Osteosarcoma is the most commonly diagnosed primary malignant bone tumor, with a peak in incidence occurring in the second decade of life [1, 2]. The introduction of adjuvant and neoadjuvant chemotherapies have greatly improved the long-term survival for osteosarcoma patients [3, 4], but chemo-resistance and recurrence remain common outcomes. Cisplatin is an effective antitumor agent with a wide spectrum of activity against solid tumors, and the inclusion of cisplatin in osteosarcoma treatment has improved outcome for patients with high grade disease [5]. Mechanistically, cisplatin exerts its antitumor effects predominantly through yielding DNA intra-strand cross links between adjacent purines. This results in inhibition of DNA replication, transcription, and ultimately leads to cell death [6, 7]. Some patients present with intrinsic or acquired resistant to cisplatin, leading to recurrence and metastasis. However, the underlying mechanisms of cisplatin resistance are still unknown [8].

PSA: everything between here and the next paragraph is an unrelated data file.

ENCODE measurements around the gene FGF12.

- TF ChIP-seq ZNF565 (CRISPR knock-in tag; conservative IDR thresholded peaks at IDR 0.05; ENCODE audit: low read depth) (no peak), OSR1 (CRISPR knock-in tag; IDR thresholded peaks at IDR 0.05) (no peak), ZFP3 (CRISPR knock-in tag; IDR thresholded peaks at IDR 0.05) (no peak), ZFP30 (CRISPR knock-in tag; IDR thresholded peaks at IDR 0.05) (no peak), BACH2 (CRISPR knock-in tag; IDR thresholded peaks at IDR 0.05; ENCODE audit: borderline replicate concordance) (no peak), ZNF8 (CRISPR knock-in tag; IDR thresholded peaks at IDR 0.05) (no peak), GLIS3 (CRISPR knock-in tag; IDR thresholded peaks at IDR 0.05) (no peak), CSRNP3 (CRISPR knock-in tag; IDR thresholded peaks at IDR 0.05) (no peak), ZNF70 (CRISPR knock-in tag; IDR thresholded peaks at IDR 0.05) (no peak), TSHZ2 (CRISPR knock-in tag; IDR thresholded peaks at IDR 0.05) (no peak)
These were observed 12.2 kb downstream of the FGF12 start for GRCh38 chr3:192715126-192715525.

In recent years, it has been proposed that cancers contain a sub population of cells called cancer stem cells (CSCs), which are responsible for the maintenance and growth of tumors [9]. A variety of techniques have been used to isolate CSCs from osteosarcoma. Gibbs et al were the first to show that a small population (0.1 -1%) of osteosarcoma cells formed spheres in serum-free low attachment conditions. These spheres had self-renewal ability as well as increased expression of the embryonic stem cell markers Oct4 and Nanog [10]. Adhikari et al. showed that CD117/Stro-1 double positive osteosarcoma cells possessed the stem cell-like properties of resistance to chemotherapeutic reagents, increased tumorigenicity, and increased capacity to metastasize in vivo [11]. Based on findings that osteosarcoma spheres had increased TERT expression, we engineered osteosarcoma cell lines that stably express a human TERT promoter-driven GFP reporter. These TERT/GFP+ cells showed enhanced stem cell-like properties both in vitro and in vivo, including tumor propagating capacity, metastatic activity and resistance to chemotherapeutic agents [12, 13]. However, the signaling pathways that regulate the osteosarcoma stem cell phenotype are unknown.